If you’ve been following Move@bility for a while (or you’ve gone over the articles of this site with a fine tooth comb ), you’ve probably realized one of the greatest passions of mine, basketball! At a time when I thought I only had to be happy with watching it on tv or from the bleachers of an arena, I discovered the existence of baskin, a variant of basketball that, since its name, brings the rules and the spirit of this sport and inclusion together. In fact, the baskin teams are made up by able-bodied and disabled people (with different tyoes and levels of disability) playing together regardless their gender and age, each one according to his own capabilities, to pursue the typical goal of basketball: score a basket more than their opponent.
THE ORIGIN OF BASKIN
Baskin was invented in 2003 in Cremona by the engineer Antonio Bodini and the gymnastics teacher Fausto Capellini in a school context, aiming to give all the students the chance to express at their own best and contribute to the success of the team. Putting together in the same team people different for age, condition and sex allows to create a real inclusion, going beyond the pietism typical of a certain way to deal with disability. Since then, this sport has spread at a national level, attracting a growing number of people of all ages.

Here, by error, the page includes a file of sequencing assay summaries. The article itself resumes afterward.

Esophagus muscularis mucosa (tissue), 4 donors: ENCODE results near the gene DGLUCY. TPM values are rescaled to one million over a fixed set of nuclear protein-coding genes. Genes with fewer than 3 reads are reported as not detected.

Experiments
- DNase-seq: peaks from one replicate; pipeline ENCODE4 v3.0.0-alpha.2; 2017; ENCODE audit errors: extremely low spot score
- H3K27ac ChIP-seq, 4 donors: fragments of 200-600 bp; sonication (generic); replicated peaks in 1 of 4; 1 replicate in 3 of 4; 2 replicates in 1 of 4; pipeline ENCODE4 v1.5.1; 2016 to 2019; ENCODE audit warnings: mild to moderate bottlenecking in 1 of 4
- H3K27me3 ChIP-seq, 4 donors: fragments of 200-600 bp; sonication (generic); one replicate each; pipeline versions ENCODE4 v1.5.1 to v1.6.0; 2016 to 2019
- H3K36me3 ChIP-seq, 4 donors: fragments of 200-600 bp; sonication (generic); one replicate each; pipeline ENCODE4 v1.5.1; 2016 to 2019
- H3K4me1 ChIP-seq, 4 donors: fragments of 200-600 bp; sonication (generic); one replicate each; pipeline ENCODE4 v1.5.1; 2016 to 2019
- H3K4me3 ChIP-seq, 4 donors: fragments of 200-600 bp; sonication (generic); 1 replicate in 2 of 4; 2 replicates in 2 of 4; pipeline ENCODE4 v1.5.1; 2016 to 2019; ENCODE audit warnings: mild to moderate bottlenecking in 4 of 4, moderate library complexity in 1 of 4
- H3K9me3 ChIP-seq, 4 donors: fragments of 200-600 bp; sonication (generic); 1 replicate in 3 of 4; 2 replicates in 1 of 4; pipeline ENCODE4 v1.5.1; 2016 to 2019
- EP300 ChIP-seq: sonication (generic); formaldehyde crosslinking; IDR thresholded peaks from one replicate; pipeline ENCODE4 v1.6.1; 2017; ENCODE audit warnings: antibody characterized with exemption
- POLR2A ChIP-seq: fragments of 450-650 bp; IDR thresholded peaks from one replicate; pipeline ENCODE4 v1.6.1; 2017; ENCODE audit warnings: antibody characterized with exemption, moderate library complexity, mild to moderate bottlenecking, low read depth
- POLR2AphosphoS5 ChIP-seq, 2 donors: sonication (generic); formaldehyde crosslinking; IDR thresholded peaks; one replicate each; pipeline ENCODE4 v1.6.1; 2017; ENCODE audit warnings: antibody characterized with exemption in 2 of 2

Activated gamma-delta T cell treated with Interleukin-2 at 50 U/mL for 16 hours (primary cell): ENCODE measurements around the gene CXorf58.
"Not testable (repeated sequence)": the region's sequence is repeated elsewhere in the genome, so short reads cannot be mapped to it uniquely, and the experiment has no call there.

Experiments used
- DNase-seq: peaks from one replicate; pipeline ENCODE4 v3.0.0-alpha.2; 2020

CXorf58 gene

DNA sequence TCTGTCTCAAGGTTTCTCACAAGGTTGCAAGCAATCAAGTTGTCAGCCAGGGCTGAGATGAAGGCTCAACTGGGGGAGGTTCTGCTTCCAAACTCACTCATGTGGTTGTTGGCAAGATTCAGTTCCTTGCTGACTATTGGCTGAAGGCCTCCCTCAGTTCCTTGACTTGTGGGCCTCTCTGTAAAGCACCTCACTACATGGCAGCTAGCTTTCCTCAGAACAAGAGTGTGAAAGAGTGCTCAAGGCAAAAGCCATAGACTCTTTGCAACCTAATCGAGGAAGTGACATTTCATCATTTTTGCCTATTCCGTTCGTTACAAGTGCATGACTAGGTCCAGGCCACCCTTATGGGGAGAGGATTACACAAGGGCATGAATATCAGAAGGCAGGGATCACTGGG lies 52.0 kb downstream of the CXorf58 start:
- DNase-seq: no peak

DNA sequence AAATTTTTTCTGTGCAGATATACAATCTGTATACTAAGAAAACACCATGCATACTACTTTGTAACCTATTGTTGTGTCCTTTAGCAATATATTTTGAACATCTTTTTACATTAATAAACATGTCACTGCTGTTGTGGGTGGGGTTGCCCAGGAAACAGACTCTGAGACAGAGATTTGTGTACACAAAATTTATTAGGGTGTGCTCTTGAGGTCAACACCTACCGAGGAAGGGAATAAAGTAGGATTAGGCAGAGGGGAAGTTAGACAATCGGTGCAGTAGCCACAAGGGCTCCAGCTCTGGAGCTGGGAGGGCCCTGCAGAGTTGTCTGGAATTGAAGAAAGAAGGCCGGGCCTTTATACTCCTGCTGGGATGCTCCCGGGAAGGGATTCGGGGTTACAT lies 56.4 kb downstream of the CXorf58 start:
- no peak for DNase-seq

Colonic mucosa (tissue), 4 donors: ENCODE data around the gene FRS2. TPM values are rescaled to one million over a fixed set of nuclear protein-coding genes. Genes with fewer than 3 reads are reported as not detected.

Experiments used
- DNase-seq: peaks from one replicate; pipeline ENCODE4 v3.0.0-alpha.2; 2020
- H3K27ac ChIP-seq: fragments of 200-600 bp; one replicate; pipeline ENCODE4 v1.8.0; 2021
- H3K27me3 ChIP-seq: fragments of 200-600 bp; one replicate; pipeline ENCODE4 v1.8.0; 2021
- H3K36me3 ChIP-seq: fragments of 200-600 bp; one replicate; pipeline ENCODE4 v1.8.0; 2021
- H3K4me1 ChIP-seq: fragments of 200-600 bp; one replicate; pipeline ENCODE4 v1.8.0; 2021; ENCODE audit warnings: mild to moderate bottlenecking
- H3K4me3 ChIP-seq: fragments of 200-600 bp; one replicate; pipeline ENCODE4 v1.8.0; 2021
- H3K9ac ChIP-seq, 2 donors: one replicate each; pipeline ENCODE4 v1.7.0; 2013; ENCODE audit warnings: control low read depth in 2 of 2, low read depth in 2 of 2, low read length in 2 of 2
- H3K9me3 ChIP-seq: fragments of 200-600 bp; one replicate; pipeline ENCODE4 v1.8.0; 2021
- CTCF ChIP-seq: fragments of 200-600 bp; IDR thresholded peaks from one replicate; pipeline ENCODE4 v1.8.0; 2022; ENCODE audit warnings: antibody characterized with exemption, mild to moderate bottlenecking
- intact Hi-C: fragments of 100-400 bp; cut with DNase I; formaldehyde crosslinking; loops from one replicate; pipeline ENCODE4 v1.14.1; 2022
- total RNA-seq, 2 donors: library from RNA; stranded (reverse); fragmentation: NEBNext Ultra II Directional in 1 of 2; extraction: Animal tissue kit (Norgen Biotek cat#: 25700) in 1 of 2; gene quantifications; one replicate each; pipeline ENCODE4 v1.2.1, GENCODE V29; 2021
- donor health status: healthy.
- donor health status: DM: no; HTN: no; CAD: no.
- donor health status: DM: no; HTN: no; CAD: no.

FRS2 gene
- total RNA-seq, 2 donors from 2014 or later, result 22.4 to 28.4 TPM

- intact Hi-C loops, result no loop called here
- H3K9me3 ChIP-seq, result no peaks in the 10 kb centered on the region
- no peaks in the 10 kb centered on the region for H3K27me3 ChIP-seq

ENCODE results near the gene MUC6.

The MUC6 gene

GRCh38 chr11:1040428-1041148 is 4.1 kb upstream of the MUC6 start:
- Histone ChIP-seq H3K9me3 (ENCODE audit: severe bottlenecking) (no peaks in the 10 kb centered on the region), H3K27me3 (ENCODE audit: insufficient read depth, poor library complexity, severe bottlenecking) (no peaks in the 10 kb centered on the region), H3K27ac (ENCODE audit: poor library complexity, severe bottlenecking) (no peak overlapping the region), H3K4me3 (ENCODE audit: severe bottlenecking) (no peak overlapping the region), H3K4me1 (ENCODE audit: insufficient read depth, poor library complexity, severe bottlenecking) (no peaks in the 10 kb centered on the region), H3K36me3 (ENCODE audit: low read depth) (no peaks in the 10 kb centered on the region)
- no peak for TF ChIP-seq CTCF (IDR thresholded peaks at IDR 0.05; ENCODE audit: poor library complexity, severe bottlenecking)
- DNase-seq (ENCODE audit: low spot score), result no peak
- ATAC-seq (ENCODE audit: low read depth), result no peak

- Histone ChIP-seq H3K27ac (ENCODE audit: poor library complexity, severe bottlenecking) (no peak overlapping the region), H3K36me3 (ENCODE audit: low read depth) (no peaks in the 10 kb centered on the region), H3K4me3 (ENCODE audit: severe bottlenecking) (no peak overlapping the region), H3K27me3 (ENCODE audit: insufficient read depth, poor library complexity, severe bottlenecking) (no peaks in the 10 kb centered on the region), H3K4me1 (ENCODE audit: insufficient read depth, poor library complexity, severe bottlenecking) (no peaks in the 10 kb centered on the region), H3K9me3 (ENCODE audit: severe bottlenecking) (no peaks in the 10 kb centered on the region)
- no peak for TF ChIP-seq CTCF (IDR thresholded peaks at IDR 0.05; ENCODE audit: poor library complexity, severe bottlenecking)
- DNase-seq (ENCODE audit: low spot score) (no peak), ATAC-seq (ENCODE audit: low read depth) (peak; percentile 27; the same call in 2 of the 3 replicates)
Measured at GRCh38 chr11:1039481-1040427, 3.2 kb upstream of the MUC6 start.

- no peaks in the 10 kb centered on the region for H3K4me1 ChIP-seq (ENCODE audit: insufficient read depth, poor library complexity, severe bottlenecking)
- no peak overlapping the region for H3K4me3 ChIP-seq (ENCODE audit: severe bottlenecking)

THE RULES OF THE GAME
The rules of baskin are the same as the traditional basketball, plus some variants that help ensuring everyone the a chance to play it. For instance:
- There are 4 baskets, the two usual ones plus two smaller baskets on both sides of the field
- The players on the field for each team aren’t 5, but 6 and each of them has the chance to play in a role that’s compatible with his own physical capabilities and his familiarity with the game and, simultaneously, to man-mark and being man-marked by an opponent in the same role (and, hence, condition)
- The players who need it can have a tutor assigned, that is another member of the team who can help them during the game
But baskin isn’t good only for athletes with a disability. In fact, all the members of the team learn to integrate in a mixed group and to organize themselves consequently, promoting everyone’s abilities and looking at their respective diversities as enriching elements, not as weak points.